Review: Ubuntu on the Eee PC

Eee PC 701 BlackIf what we're hearing in the trade sites is correct, the brand new ultra-mobile Eee PC 901 will be released in the next few days. However, the price point is supposed to be close to the $650 mark, which is a far cry from the sub-$400 sweet spot of the 701. Still, I'm eying that one carefully for my road kit, given how well my own 701 has performed. This is a little follow-up to my original mini-review.

Well, it didn't take me long to realise that I wasn't very fond of the Xandros Linux distribution that comes stock with the Eee PC 701. Don't get me wrong: it's great for newbies to Linux or for those users who want a static system that "just works" without feeling the foolish desire to tinker or to be on the bleeding edge. But, for better or worse, that's not me.

Most of my frustration was the result of a significant portion of the file system where the operating system and installed programs are stored -- to protect newbies from "messing up" the operating system, it's read-only. Yup, can't screw up what you can't change. But I didn't realise my inability to write to it at first, and was wondering why all my free space was rapidly disappearing whenever I upgraded the built-in applications. It seems that the old versions remained hidden and inactive, while the upgrades started taking up huge chunks of the valuable two gigabytes of storage space. For example, an upgrade of didn't take up a dozen more megabytes, as it would seem: instead, it took up a few hundred megabytes. Lesson learned: don't bother with any significant upgrades.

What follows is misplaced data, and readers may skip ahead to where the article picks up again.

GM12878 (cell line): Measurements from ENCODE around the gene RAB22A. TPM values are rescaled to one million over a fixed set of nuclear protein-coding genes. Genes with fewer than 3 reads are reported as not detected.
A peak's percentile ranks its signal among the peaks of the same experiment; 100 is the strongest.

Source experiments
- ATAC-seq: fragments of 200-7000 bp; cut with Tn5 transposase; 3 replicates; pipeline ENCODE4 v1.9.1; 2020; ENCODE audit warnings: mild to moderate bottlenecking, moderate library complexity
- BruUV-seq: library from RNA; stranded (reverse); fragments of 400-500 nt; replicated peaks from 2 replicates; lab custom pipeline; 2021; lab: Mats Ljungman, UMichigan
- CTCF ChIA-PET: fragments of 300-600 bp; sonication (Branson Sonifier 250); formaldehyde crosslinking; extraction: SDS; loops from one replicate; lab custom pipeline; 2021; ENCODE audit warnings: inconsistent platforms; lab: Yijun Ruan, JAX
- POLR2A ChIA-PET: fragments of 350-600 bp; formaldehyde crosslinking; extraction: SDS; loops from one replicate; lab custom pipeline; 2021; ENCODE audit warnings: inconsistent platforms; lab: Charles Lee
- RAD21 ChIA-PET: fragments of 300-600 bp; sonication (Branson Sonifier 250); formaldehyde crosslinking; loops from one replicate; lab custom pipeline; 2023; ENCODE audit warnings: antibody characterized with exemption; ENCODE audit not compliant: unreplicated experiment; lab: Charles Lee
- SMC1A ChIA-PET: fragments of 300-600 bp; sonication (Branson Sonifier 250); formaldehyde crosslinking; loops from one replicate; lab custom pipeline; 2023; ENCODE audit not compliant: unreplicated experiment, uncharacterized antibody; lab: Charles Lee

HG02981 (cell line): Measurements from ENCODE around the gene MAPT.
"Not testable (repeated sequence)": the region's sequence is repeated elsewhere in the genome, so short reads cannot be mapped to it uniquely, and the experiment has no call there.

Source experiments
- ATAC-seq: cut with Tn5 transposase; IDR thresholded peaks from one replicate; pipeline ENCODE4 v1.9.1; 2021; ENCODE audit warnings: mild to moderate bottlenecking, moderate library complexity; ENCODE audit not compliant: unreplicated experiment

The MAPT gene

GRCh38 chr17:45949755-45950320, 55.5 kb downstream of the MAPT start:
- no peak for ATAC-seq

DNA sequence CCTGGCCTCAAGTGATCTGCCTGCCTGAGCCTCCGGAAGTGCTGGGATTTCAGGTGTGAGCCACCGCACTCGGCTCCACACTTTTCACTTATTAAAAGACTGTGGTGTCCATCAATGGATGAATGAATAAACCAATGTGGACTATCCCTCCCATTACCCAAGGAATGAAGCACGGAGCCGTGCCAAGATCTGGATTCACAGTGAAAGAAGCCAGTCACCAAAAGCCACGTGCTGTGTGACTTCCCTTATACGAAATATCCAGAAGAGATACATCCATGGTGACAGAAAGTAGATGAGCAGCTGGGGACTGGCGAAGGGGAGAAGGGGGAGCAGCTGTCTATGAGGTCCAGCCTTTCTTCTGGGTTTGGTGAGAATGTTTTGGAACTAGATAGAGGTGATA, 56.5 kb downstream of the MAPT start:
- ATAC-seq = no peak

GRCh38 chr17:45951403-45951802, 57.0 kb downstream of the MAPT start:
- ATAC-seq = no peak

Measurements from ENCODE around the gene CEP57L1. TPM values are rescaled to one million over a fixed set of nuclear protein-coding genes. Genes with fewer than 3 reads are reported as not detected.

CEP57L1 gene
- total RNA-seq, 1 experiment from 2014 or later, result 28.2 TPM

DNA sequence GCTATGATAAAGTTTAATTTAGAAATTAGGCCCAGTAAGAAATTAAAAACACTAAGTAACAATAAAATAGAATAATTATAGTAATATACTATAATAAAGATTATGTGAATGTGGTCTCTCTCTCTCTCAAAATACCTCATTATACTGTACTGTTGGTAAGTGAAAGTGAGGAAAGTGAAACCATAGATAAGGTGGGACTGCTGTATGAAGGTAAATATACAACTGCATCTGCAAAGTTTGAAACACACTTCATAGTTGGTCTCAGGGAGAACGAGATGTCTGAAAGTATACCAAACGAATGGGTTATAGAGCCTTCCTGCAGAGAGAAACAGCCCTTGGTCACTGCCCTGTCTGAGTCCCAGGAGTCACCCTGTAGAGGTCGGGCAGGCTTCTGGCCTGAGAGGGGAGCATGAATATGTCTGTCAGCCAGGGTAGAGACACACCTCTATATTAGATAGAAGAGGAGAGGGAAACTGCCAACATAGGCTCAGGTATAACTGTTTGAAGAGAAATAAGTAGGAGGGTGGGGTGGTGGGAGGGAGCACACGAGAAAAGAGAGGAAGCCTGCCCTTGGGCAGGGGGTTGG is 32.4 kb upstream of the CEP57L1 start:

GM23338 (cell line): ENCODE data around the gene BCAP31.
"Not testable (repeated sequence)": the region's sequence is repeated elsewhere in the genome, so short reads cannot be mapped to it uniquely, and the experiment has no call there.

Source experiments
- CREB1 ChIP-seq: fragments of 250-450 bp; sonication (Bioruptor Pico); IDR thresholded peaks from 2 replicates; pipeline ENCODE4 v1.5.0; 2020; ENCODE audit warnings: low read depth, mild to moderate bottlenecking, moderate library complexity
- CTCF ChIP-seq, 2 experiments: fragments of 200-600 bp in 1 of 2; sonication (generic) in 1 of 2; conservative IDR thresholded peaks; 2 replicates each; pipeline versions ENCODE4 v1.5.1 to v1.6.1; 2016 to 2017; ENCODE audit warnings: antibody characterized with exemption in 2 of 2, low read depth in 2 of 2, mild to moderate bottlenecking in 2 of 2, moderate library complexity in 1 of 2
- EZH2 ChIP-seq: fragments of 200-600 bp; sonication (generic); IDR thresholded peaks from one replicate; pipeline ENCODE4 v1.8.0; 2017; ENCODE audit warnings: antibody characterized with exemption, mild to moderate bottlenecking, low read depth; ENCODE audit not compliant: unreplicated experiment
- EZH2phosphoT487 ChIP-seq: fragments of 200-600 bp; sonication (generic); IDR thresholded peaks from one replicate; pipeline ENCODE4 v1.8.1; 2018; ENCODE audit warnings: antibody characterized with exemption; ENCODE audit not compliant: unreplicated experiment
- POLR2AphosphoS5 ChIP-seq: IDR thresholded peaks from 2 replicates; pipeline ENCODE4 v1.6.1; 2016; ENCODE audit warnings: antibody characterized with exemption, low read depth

I don't like a Linux box I can't mod. So I backed up my personal files onto a 4GB SD card, downloaded and burned the eeeXubuntu distro and made a bootable USB stick. Very neat. Held down the escape key, booted, made the whole built-in drive an Ubuntu partition, and --about a half-hour later-- enjoyed a freshly-installed system where almost everything worked perfectly without further tweaking right out of the box. (I followed this Ubuntu Community page for the last touches, although a lot of users seem to prefer the Eee Ubuntu Support scripts at Google Code.)

I only had one problem and it concerned networking. At home with my LinkSys wireless router, the Eee PC wireless worked perfectly, but at work I decided to share my MacBook Pro's wired network connection via its Airport. Unfortunately, I couldn't get the Eee PC to accept WEP encrypted --it only worked when I set it wide open (which I was loathe to do). I didn't actually need to use the Eee PC at work, so this wasn't too big a deal.

Well, the much-anticipated Ubuntu 8.04 "Hardy Heron" came out a couple weeks ago, and I watched the numerous warnings against upgrading from the Eee PC users in the forums. I decided to take a calculated risk. Most of the posts seem to have come from newbies, and not from people who've used Linux for several years. So I called up the Update Manager, clicked "Check", and ran the upgrade. 14 hours later (did I mentioned I have a painfully slow and unstable connection up here in the far North?), the update was finally complete. I recompiled and modprobe'd the wireless drivers (specifically the MadWiFI module), restarted, and almost everything worked fine. Just in case, I ran this handy script from x2on to help along any potentially missing bits.